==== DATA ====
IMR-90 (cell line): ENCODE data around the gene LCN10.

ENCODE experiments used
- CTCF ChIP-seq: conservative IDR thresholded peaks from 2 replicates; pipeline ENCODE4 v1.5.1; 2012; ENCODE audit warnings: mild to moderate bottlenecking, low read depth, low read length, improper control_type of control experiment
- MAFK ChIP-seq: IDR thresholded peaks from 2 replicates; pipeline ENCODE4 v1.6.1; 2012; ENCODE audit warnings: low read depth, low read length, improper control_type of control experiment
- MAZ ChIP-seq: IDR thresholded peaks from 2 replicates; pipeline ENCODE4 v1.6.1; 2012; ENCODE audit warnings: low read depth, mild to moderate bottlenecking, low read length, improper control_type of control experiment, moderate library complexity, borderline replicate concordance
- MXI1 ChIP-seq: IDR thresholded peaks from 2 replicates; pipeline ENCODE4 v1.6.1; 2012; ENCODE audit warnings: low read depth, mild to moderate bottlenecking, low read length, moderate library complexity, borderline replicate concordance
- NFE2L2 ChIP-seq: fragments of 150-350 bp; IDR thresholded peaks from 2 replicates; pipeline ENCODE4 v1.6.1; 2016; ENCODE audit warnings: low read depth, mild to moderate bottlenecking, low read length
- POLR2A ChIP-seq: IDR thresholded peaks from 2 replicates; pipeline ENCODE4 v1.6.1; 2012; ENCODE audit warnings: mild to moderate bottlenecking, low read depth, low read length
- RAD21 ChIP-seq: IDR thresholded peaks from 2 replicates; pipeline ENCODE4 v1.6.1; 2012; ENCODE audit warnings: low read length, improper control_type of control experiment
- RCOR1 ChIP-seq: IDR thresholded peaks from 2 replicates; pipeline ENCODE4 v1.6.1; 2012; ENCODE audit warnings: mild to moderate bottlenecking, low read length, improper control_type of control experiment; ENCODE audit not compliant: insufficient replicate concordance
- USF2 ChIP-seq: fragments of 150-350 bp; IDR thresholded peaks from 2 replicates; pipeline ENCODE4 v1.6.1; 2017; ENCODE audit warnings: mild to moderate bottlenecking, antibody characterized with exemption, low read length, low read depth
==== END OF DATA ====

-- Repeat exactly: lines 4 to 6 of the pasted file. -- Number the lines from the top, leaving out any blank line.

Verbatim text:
- MAFK ChIP-seq: IDR thresholded peaks from 2 replicates; pipeline ENCODE4 v1.6.1; 2012; ENCODE audit warnings: low read depth, low read length, improper control_type of control experiment
- MAZ ChIP-seq: IDR thresholded peaks from 2 replicates; pipeline ENCODE4 v1.6.1; 2012; ENCODE audit warnings: low read depth, mild to moderate bottlenecking, low read length, improper control_type of control experiment, moderate library complexity, borderline replicate concordance
- MXI1 ChIP-seq: IDR thresholded peaks from 2 replicates; pipeline ENCODE4 v1.6.1; 2012; ENCODE audit warnings: low read depth, mild to moderate bottlenecking, low read length, moderate library complexity, borderline replicate concordance